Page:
Ruth M. O'Regan, MD
Patients with hormone receptor-positive metastatic breast cancer (MBC) frequently respond to multiple lines of endocrine therapy but, unfortunately, resistance eventually develops. Research has revealed that signaling through alternate growth factor signaling pathways contributes to resistance, and a number of clinical trials have evaluated combination regimens targeting both estrogen receptor and growth factor signaling pathways.
At the 2011 School of Breast Oncology, Ruth M. O’Regan, MD, professor and vice-chair for Educational Affairs, Department of Hematology and Medical Oncology, at Emory University, Atlanta, Georgia, reviewed results from key trials investigating the utility of these regimens in patients with hormone receptor-positive MBC. The School of Breast Oncology was held at the university in November.
Some of the first studies looked at targeting the HER2 receptor in combination with hormonal therapy. The TAnDEM trial compared anastrozole with or without trastuzumab in patients with HER2-positive, hormone receptor-positive MBC. The addition of trastuzumab doubled progression-free survival (PFS) from 2.4 months to 4.8 months (P
= .0016). According to O’Regan, the low PFS observed with anastrozole alone “shows that some of these cancers are resistant to hormonal therapy.”
A second trial evaluated letrozole with or without lapatinib as firstline therapy for hormone receptor-positive MBC, and included both HER2-positive and HER2-negative patients. “In the intent-to-treat population we see about a month difference in PFS, but it is driven completely by the HER2-positive group. In that group, by adding lapatinib to letrozole, you improved PFS by 5 months,” O’Regan said. (Table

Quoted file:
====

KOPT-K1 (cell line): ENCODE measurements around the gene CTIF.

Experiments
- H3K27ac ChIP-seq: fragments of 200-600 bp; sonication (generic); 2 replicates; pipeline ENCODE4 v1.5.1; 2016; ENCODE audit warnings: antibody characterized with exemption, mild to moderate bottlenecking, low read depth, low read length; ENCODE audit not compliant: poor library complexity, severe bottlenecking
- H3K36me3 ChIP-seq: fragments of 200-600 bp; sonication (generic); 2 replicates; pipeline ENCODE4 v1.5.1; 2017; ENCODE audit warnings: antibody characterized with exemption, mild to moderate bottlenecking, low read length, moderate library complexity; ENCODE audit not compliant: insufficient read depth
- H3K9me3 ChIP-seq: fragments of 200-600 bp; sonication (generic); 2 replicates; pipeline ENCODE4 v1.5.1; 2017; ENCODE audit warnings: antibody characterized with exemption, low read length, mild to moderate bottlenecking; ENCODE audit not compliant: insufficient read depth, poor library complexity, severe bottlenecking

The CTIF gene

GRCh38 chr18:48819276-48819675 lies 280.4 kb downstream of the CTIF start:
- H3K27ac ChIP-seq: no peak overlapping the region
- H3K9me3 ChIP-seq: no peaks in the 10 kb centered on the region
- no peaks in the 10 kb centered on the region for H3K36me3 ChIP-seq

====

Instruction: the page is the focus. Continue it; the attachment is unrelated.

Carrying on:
Several studies have also looked at adding an mTOR inhibitor to endocrine therapy. The randomized phase II TAMRAD study compared tamoxifen with or without everolimus in patients with hormone receptorpositive MBC who had previously been exposed to aromatase inhibitors. Everolimus increased the clinical benefit rate from 42% to 61%, and time to progression was improved from 4.5 months to 8.6 months.
“What was very interesting here was that even though this was a small study, the researchers broke it down based on clinical criteria to see whether patients had primary or secondary hormone resistance, and the benefit of adding everolimus was seen predominantly in the patients with secondary hormonal resistance,” O’Regan noted.
Preliminary results from the BOLERO-2 trial were recently presented at the European Society for Medical Oncology conference in September 2011. This phase III trial randomized postmenopausal patients with estrogen receptor-positive, HER2-negative advanced breast cancer refractory to letrozole or anastrozole to exemestane plus everolimus or placebo. The addition of everolimus increased PFS from 2.8 months to 6.9 months (P
= 1.4 x 10-15). “There is a wide separation of the curves in favor of everolimus,” O’Regan said, and “the P
value is one of these highly, highly, highly significant P
Finally, a new area of investigation is the combination of histone deacetylase (HDAC) inhibitors with endocrine therapy. According to O’Regan, “there is a lot of preclinical data suggesting these agents may be important in hormone receptor-positive and hormoneresistant breast cancers.”
The randomized phase II ENCORE 301 trial evaluated exemestane plus the HDAC inhibitor entinostat or placebo in postmenopausal women with estrogen receptor-positive MBC that had progressed on a nonsteroidal aromatase inhibitor. Preliminary results demonstrated a 2-month improvement in PFS with the addition of entinostat. O’Regan said this combination may be going into a phase III trial, although it was still in the process of being designed.
These results are promising, and combination regimens will likely add to the treatment armamentarium for hormone receptor-positive MBC in the future. Such approaches may offer patients the hope of delaying resistance and prolonging the time that endocrine therapy is effective.